Actually, I haven't found xenocide listed as a normal word in any dictionary. It is the title of a novel by Orson Scott Card, in which it is used as a word.
So let's look at another, more common word with the prefix xeno-: xenophobia. Onelook Dictionary Search reveals that the vowel can be pronounced either /ɛ/ or /iː/.
This kind of variation in vowel length is actually common for many combining forms taken from Greek. There are some contexts where vowel letters are almost always pronounced short (before a doubled consonant or a consonant cluster that can't start a word) and some contexts where they are almost always pronounced long (before a single consonant followed by a silent e), but there are also contexts where there is no clear rule.
Unfortunately, there is no general rule for the length of vowels before a single consonant followed by the linking vowel o. They may be either short or long, depending on multiple factors such as which vowel letter it is, what the etymological vowel was in Classical languages, and which specific word you're looking at.
The pronunciation of the letter e in this context may be influenced by etymology according to the following principle: roots with a short vowel in Classical languages (such as Greek ε or Latin ĕ) tend to be pronounced in English with short e /ɛ/, while roots with a long vowel in Classical languages (such as Greek η or Latin ē) or with a diphthong (such as Greek αι, οι, Latin ae, oe) tend to be pronounced in English with long e /iː/.
Here are the combining forms I've found that are pronounced according to this principle:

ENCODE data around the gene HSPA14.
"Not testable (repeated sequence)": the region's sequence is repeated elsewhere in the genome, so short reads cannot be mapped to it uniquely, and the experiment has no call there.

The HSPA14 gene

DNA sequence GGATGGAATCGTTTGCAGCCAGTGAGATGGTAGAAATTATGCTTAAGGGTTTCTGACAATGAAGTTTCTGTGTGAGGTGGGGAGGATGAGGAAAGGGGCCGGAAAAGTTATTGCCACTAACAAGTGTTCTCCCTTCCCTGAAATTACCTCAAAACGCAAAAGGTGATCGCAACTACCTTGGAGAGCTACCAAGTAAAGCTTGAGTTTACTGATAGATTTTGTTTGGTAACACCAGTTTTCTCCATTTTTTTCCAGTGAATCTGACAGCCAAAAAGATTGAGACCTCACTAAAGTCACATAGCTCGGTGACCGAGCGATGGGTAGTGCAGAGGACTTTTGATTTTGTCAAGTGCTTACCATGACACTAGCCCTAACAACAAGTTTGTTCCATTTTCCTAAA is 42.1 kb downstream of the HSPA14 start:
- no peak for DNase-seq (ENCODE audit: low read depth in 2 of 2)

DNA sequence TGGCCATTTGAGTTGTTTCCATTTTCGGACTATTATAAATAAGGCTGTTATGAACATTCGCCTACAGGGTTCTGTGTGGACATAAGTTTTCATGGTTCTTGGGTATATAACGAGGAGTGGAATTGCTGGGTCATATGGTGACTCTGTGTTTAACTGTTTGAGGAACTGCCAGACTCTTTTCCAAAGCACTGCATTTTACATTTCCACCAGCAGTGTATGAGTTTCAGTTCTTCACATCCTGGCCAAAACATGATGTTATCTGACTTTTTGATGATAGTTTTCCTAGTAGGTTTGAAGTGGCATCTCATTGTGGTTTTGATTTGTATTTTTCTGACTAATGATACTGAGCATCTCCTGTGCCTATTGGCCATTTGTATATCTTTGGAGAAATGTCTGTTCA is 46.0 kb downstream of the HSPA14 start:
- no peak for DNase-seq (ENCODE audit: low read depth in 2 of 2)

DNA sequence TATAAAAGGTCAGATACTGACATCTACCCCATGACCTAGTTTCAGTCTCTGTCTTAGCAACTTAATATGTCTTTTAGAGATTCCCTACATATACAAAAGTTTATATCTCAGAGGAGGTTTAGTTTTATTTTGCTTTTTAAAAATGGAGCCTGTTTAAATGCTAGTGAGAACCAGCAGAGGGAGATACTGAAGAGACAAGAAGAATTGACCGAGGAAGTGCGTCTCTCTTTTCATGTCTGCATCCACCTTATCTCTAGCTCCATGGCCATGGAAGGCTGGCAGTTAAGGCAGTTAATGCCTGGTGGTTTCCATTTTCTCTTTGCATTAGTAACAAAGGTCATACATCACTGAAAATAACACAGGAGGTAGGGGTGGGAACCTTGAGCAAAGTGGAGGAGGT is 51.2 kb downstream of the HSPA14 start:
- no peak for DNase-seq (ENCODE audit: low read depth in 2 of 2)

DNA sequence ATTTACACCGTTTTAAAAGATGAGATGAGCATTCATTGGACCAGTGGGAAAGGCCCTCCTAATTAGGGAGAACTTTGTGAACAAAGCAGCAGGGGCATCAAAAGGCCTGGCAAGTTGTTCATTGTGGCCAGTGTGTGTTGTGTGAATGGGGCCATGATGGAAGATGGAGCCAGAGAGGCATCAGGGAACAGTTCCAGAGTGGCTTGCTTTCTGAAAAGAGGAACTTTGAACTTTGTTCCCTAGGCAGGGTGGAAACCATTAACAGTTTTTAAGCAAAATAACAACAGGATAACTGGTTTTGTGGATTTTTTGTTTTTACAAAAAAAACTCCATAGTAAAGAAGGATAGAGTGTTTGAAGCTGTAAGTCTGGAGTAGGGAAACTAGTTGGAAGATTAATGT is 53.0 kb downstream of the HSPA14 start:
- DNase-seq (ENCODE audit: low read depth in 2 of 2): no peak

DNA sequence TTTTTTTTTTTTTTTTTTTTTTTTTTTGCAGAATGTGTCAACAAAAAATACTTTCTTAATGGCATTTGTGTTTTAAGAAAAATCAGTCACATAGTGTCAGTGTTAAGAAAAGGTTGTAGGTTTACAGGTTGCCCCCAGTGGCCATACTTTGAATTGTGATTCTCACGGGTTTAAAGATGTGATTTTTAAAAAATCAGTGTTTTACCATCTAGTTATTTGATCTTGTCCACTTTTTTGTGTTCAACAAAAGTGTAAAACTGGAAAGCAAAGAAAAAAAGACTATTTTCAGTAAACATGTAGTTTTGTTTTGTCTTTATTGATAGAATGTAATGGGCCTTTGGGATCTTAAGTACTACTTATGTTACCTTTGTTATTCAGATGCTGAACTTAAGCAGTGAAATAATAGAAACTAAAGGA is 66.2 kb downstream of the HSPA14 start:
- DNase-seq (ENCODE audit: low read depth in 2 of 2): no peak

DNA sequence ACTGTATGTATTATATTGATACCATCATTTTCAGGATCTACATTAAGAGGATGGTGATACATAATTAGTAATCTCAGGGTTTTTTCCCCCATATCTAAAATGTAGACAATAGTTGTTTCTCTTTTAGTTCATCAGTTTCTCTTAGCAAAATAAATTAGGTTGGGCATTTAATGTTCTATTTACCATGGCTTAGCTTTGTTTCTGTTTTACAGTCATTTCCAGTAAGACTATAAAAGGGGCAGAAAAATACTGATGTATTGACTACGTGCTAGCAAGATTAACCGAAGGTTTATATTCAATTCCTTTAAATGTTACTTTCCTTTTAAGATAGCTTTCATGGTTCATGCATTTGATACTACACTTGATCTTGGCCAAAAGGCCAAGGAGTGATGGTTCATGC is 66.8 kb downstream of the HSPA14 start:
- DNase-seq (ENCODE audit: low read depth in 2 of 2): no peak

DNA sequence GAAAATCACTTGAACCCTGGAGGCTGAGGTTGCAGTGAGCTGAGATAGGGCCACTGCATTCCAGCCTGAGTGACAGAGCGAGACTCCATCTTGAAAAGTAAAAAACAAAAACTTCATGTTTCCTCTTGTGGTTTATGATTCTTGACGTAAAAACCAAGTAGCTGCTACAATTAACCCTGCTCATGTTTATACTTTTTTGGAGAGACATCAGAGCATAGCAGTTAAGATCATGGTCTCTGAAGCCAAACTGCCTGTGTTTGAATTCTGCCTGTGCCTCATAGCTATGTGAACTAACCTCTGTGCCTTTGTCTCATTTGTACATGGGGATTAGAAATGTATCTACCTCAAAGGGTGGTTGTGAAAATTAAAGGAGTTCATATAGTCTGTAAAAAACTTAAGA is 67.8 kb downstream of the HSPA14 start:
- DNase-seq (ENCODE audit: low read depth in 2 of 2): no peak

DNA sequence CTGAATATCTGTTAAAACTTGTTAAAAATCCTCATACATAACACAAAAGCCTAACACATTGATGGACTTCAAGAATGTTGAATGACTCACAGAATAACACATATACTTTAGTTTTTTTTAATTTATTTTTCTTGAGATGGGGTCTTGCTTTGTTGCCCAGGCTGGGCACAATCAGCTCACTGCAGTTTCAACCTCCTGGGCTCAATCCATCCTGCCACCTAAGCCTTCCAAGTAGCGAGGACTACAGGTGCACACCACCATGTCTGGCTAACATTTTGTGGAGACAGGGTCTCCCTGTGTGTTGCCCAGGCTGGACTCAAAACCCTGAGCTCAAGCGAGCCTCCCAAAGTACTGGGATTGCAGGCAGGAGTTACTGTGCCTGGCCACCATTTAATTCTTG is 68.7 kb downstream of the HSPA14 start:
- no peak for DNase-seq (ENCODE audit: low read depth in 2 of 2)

Long e: eco-, feto-, kineto-, magneto-, meco-, spheno-, thero-
Short e: necro-, steno-
There are nearly as many possible exceptions to this principle as there are roots that follow it. The one definite exception: the root stetho- in stethoscope comes from Greek στηθο, with a long vowel, but it seems to be universally pronounced with short e. All of the other exceptions I've found consist of roots that had a short vowel in Classical languages and show variation between short and long pronunciations in modern English: astheno-, cteno-, geno-, meso-, telo-, and xeno-.
The Oxford English Dictionary has a note mentioning this variation in its entry for meso-:
N.E.D. (1906) gives only the pronunciation (me·so) /ˈmesoʊ/ . Variants
in which the first syllable is pronounced with a long vowel appear to
represent spelling pronunciations, rather than the outcome of any
regular phonetic development. They are first explicitly recorded in
dictionaries of the first half of the twentieth century, although the
absence of earlier evidence may perhaps reflect conservatism motivated
by an awareness of the short vowel in the classical Greek etymon.
For most of the other roots I mentioned, the Oxford English Dictionary seems to prefer forms with /ɛ/: it only lists /ˈzɛnəʊ/ for the pronunciation of xeno-. So apparently this is the more conservative pronunciation. It's a matter of opinion whether this makes it more preferable.
Xena is different. For one thing, it's a name, so the pronunciation is more fixed than for most words. The pronunciation that was used in the television series seems to have been /ˈziː.nə/, and it would be unusual to deviate from this even if you pronounce xenophobia with /ɛ/.
The other way Xena is different is the morpho-phonological context. The root here is not before the linking vowel -o-, but before a Classical inflectional suffix, -a (according to Wikipedia, the name is adapted from the feminine form of the Greek adjective ξένος). In this context, a vowel followed by a single consonant is often lengthened: even people who pronounce genotype as /ˈdʒɛnəˌtaɪp/ pronounce genus as /ˈdʒiːnəs/.